By Matt Burkholder
Director of Communications
fresno – A weekend of off-and-on rain that surrounded a highly anticipated matchup to open the baseball season between Fresno State and Oregon had a Monday night finale scheduled to have greater meaning than only the game at hand. It was a game to honor Fresno’s unique role in Japanese-American baseball history, coined a “Night to Remember.”
A special night that came on the heels of the annual Day of Remembrance, which was the 75th anniversary of President Franklin D. Roosevelt singing Executive Order 9066 on February 19, 1942 – a presidential decree that led to the World War II-era incarceration of 120,000 Japanese-Americans.
The baseball gods let it be known that this night would not be cast away by rain. The sun shined on Pete Beiden Field at Bob Bennett Stadium and the current Bulldogs donned throwback jerseys, replicas of the uniforms worn by the legendary Fresno Athletic Club.
“I want to thank Fresno State, athletics director Jim Bartko, all the fans that support our history, especially Coach Batesole and the World Series Champion Fresno State Bulldogs, that are honoring these bridge builders and these ambassadors of American baseball tonight wearing the uniforms the Fresno Athletics Club wore in 1924, 1927 and 1937 as our American ambassadors to this great game,” said Kerry Yo Nakagawa of the Nisei Baseball Research Project. “Tonight I know that these elders and pioneers that are with us in spirit are very proud of you.”
Satoshi “Fibber” Hirayama, a graduate of Exeter Union High School in 1947, and Kenso “Howard” Zenimura, Japanese-American baseball living legends that played for the Bulldogs in the early 1950s, were honored in part of a pregame ceremony in front of 1,814, a ceremony that ultimately led the surprise for Hirayama that Fresno State would be retiring the No. 3 jersey he wore for the Bulldogs.
“We are honored to support the past and the present, and [Fibber] is a great part of our history,” said Fresno State Director of Athletics Jim Bartko. “75 years ago yesterday our lives changed but he never stopped. If you look up behind home plate this number will be retired there forever in perpetuity in honor of this guy right here.”
In 1950 Pete Beiden won his first conference championship with the two gentlemen in front of the crowd at Monday evening’s game. In 1951 Hirayama and Zenimura led Fresno State to 4, and only one of the losses was to a college team. The rest were against professional teams. Fibber was a junior in 1951 and stole a school record 36 bases in 40 games while Howard hit for a remarkable .424 batting average. That 1951 team was not invited to the NCAA postseason that year, but the system was corrected in 1952 and Hirayama led the ‘Dogs to their first appearance in program history the next season, a year he stole 33 bases.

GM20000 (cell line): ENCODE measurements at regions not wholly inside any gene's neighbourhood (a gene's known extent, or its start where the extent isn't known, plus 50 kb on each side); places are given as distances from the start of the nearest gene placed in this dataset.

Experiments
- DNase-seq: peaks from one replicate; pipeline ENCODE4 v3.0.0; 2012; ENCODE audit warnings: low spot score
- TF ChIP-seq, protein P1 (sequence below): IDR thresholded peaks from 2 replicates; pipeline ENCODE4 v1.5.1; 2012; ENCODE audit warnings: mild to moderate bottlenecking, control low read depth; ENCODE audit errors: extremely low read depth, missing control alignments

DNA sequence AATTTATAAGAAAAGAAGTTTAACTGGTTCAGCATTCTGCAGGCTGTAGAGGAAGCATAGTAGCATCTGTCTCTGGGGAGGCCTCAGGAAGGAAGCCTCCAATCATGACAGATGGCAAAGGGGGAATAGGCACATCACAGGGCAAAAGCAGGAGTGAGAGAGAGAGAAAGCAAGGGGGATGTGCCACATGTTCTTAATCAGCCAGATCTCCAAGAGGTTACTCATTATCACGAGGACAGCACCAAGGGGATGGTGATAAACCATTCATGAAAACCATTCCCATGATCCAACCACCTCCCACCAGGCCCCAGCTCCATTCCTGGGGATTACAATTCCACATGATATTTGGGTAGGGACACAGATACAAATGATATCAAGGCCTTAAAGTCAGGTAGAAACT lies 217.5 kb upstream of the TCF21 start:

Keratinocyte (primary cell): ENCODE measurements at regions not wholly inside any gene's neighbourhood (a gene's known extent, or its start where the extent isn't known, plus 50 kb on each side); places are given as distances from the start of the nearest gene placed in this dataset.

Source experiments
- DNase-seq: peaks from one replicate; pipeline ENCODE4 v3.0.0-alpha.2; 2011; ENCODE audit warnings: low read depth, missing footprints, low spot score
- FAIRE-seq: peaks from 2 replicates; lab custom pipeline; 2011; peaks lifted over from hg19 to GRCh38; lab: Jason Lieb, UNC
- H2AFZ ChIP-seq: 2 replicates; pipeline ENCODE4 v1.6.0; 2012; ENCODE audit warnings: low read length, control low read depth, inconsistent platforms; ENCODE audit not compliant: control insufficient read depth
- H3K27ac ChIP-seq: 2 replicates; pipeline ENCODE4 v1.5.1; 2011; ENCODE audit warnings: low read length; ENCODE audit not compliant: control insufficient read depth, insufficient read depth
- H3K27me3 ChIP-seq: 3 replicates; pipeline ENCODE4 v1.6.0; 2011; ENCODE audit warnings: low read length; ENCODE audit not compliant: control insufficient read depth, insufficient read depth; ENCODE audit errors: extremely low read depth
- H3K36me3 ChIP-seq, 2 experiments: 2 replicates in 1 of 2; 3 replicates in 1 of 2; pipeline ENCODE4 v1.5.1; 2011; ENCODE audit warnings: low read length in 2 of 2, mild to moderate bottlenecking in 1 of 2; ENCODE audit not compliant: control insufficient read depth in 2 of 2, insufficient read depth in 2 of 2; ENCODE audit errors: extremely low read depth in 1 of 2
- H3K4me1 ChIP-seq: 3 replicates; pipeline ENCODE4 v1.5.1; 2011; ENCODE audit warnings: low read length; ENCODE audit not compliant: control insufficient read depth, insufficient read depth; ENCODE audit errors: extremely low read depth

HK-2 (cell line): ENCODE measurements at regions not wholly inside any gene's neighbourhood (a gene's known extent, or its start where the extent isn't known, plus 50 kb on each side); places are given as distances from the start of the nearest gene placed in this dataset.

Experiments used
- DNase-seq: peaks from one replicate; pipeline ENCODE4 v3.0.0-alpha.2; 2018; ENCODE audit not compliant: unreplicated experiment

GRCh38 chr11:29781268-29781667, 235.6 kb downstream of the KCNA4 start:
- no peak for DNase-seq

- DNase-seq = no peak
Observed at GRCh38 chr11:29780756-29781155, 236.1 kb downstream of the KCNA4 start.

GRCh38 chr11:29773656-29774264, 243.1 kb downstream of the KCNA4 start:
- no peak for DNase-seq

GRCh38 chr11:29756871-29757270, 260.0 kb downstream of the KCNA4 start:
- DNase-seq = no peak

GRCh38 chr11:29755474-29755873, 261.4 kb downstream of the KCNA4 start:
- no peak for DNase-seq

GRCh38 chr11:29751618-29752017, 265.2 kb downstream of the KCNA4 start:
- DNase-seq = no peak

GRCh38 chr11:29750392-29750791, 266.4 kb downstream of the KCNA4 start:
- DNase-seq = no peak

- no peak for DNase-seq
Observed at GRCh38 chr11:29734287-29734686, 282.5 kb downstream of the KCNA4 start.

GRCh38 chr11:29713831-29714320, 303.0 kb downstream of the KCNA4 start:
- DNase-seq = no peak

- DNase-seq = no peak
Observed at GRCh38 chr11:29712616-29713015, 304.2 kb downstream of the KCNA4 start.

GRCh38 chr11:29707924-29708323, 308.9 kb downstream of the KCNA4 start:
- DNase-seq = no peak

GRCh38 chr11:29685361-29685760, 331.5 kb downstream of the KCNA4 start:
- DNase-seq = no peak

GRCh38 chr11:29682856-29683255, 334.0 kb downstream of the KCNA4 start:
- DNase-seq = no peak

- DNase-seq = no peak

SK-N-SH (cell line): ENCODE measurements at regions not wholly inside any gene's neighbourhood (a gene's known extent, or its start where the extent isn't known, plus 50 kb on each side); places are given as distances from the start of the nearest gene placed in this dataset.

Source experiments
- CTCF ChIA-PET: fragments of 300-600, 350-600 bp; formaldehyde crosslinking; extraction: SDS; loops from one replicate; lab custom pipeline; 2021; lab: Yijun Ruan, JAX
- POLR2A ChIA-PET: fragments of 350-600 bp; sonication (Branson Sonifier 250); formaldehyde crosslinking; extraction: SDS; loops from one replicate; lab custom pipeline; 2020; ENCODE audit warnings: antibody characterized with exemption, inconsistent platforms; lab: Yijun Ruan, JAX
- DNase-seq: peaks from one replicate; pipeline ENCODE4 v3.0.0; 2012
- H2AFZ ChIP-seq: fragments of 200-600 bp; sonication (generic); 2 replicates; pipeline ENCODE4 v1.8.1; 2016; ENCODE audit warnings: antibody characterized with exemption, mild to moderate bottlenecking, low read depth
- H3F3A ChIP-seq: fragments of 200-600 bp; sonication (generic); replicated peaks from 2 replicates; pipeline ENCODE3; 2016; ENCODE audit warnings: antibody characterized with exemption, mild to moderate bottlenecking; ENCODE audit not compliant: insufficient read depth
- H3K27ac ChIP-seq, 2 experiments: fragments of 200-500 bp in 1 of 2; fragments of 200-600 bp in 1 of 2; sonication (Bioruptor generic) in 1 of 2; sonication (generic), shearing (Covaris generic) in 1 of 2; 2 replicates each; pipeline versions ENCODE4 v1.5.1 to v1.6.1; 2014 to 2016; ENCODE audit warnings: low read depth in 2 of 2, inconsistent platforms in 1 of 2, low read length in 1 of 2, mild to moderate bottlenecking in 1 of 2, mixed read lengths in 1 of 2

“It’s really a thrill, it really is,” said the 87-year-old Hirayama, who had a birthday last Friday. “I never thought it would happen. It was the last thing in my mind, that my number would ever be retired.”
And with all ill memories that could be tucked away, it’s not at the forefront of what Hirayama reflects on when looking back.
“I don’t think about those bad things anymore”, said Hirayama. “Because you can only go so far with something like that. Whereas the good memories like this tonight, I’ll never forget this, it’s really a thrill.”
But history cannot be forgotten and in 1942 when Japanese-Americans on the west coast were forced to relocate to internment camps further inland, baseball was what deflected the bad that surrounded the situation. That bad situation cost Hirayama his first two seasons for the Monarchs.
When Hirayama was at the age of 12 he and his family was relocated to Poston, Ariz. to a relocation camp until WWII was over.
“I really enjoyed camp at first because all I did was play baseball and football,” said Hirayama. “Never went to school or anything. So I really enjoyed it.”
When Hirayama returned to Exeter in 1945 he set the athletic fields on fire for the Monarchs during his junior and senior seasons. Hirayama’s hustle on the baseball field as well as the football field is what grabbed the attention of Fresno State Scouts. That hustle also led the Monarchs to a great deal of wins and championships.
“Having Fibber out there today was fantastic,” said head coach Mike Batesole. “What a beautiful man and a gentleman. What he’s been through and to come out smiling on the other end of it … that says a lot.”
After Hirayama’s Fresno State career was over he signed with a St. Louis farm team, the Stockton Ports. But after only competing for one season Hirayama served two years in the army.
Then in 1955 Hirayama journeyed to Japan to compete for the Hiroshima Carp, where he became a two-time all star. During his time with the Carp Hirayama was known for his aggressive style.
After ten seasons competing for the Carp Hirayama and his wife decided to raise their sons in America. Hirayama became a teacher and eventually rose to the ranks of a district level administrator in Clovis. But baseball was not far from Hirayama’s life as he scouted for the Carp as well as the California Angels.
– Contributed by the Foothill Sun-Gazette staff.